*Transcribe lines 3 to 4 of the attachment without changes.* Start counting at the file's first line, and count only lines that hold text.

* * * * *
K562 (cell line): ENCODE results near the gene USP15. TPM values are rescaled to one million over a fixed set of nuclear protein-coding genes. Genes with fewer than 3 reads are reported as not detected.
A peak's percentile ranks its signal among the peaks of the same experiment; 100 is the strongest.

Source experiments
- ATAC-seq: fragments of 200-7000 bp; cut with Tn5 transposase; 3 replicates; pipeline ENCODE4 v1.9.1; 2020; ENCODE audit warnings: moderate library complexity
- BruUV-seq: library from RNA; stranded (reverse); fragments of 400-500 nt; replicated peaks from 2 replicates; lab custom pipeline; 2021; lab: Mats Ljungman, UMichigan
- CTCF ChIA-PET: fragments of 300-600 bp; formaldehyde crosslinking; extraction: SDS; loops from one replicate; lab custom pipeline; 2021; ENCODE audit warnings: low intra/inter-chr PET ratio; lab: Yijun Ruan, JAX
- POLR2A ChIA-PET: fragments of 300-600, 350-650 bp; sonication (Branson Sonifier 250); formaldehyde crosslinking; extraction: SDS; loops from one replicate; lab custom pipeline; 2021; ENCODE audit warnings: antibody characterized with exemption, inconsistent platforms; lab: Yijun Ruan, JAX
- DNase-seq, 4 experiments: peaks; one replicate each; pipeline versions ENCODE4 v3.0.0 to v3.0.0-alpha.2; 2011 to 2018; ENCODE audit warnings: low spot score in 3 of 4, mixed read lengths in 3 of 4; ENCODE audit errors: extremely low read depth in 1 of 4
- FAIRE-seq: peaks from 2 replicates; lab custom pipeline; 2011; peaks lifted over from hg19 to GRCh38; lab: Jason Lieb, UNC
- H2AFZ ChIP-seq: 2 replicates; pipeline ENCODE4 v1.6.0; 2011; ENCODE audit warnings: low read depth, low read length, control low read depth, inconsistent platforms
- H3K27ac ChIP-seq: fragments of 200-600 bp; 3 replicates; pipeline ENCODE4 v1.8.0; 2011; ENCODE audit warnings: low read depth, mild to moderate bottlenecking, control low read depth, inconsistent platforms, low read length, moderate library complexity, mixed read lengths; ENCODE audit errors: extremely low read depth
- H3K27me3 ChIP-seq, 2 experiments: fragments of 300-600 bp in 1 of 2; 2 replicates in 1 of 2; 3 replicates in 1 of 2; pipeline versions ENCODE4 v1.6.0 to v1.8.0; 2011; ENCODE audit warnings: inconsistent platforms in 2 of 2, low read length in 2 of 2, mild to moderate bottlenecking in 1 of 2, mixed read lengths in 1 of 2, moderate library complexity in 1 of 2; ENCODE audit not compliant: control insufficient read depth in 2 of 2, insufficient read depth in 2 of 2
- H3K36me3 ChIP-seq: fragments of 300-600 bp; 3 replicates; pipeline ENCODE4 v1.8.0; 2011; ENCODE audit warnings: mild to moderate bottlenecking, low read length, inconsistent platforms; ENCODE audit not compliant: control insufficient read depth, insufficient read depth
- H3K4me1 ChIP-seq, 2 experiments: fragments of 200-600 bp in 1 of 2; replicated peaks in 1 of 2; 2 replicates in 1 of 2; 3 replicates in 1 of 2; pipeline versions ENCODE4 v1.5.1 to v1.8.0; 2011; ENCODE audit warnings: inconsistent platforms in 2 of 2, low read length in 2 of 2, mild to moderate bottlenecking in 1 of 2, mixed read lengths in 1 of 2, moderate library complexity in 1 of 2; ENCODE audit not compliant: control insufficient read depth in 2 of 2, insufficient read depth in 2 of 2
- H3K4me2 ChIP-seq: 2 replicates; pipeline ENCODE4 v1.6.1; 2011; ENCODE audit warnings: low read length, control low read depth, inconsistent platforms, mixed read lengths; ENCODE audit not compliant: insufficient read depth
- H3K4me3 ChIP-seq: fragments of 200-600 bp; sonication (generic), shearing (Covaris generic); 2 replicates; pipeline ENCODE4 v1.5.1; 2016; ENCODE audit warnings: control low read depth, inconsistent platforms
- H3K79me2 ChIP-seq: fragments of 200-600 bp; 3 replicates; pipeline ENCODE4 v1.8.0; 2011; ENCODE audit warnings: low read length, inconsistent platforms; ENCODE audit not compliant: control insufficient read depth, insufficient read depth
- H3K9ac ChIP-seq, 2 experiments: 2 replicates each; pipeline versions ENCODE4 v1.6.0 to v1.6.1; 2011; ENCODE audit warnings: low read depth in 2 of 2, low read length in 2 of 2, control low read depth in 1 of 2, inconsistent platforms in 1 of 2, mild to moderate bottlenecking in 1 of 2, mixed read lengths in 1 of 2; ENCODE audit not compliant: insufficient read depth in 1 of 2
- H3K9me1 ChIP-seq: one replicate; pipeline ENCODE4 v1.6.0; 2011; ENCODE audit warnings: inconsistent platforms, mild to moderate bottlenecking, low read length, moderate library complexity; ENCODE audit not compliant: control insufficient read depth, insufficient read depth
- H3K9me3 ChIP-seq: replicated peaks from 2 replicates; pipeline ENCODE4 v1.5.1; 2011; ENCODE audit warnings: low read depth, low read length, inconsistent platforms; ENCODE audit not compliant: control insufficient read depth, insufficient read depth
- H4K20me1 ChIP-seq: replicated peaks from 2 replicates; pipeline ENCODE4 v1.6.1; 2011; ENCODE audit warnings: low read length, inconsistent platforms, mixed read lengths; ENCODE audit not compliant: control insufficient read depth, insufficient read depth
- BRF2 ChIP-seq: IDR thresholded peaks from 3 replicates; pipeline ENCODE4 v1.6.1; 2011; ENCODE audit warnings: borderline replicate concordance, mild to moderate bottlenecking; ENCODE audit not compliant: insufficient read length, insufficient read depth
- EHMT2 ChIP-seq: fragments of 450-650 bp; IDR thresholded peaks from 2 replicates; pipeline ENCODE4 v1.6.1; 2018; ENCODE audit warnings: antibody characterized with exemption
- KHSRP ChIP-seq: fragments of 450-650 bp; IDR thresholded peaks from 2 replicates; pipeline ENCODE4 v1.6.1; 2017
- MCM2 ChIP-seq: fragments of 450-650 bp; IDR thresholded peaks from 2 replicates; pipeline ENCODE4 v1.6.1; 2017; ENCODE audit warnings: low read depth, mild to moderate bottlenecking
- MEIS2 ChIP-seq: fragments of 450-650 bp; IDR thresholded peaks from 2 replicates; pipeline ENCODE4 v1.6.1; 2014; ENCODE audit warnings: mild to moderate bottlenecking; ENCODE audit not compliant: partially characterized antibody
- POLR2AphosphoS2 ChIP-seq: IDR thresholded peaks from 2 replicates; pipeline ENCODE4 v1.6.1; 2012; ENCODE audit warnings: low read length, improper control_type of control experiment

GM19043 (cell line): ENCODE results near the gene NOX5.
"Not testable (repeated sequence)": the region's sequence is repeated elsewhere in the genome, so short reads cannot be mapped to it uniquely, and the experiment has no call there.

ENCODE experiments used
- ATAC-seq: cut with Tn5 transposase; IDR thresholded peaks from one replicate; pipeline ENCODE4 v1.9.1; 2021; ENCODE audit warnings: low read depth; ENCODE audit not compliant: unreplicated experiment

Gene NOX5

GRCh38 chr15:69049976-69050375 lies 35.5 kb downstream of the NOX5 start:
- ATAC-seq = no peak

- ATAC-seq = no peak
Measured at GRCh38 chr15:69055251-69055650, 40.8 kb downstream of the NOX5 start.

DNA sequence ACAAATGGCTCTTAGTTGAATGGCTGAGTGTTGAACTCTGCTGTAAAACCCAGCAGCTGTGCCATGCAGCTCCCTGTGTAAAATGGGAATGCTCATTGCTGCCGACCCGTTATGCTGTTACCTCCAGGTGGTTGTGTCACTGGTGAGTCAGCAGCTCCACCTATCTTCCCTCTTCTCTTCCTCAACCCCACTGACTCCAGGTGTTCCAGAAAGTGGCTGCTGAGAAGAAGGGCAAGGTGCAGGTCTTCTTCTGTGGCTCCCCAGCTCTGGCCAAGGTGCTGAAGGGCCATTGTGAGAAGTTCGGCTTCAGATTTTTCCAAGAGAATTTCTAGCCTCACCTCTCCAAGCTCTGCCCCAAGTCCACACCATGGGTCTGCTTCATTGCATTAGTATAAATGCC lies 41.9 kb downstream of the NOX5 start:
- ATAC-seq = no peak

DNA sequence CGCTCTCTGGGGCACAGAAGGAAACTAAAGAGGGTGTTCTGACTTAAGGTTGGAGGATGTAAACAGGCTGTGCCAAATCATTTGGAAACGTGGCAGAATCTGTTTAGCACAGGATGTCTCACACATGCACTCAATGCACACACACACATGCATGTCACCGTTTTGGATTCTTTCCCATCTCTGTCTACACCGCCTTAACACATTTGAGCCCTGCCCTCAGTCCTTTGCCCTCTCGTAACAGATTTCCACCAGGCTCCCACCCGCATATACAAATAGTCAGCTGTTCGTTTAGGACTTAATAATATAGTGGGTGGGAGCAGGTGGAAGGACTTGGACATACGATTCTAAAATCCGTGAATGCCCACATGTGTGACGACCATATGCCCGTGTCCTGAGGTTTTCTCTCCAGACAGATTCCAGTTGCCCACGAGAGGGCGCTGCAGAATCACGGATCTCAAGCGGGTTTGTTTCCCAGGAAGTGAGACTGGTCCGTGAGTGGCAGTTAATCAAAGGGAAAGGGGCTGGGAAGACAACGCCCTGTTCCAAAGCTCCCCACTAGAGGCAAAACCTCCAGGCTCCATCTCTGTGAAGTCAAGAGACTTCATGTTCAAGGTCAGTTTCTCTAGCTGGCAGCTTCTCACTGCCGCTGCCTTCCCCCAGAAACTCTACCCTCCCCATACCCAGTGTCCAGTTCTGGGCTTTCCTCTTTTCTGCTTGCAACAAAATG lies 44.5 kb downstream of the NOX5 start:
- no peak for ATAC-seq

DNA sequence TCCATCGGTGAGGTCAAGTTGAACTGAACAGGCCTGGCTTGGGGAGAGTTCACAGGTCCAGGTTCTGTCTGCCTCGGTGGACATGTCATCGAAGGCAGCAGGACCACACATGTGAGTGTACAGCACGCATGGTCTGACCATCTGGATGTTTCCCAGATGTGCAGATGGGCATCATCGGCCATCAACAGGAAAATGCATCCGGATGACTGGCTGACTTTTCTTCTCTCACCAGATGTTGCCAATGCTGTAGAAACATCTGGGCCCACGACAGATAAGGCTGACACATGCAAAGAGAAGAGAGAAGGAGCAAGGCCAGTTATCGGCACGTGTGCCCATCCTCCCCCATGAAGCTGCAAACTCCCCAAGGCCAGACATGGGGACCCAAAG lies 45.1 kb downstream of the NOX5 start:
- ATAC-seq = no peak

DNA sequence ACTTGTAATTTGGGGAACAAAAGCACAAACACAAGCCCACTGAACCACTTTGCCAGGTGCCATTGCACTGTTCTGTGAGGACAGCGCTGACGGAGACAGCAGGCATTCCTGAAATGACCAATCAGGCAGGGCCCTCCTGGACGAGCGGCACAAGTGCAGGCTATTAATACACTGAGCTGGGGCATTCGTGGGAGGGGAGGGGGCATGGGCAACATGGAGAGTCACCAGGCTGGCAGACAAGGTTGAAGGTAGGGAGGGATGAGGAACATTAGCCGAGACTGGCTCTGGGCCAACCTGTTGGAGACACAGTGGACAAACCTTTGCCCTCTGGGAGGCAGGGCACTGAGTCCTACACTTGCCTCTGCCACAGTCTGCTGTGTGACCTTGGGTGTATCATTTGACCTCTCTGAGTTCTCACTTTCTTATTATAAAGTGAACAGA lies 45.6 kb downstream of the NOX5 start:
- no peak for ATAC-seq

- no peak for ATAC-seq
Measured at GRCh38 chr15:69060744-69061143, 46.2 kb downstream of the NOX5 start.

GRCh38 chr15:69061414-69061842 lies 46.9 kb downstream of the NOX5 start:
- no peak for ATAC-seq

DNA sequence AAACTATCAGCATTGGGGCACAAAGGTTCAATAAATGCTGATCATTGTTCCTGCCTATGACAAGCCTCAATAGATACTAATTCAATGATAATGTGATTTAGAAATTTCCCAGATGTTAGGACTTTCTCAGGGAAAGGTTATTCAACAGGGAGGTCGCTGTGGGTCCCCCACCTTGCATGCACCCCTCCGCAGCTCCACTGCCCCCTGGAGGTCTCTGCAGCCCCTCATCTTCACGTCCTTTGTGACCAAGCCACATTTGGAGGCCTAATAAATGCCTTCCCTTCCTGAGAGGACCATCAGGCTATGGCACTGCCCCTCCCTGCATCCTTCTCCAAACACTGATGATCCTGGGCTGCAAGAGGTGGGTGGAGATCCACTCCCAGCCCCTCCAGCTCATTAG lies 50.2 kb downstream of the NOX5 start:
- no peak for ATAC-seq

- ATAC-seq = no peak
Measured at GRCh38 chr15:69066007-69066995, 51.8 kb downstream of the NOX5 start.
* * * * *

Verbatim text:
Source experiments
- ATAC-seq: fragments of 200-7000 bp; cut with Tn5 transposase; 3 replicates; pipeline ENCODE4 v1.9.1; 2020; ENCODE audit warnings: moderate library complexity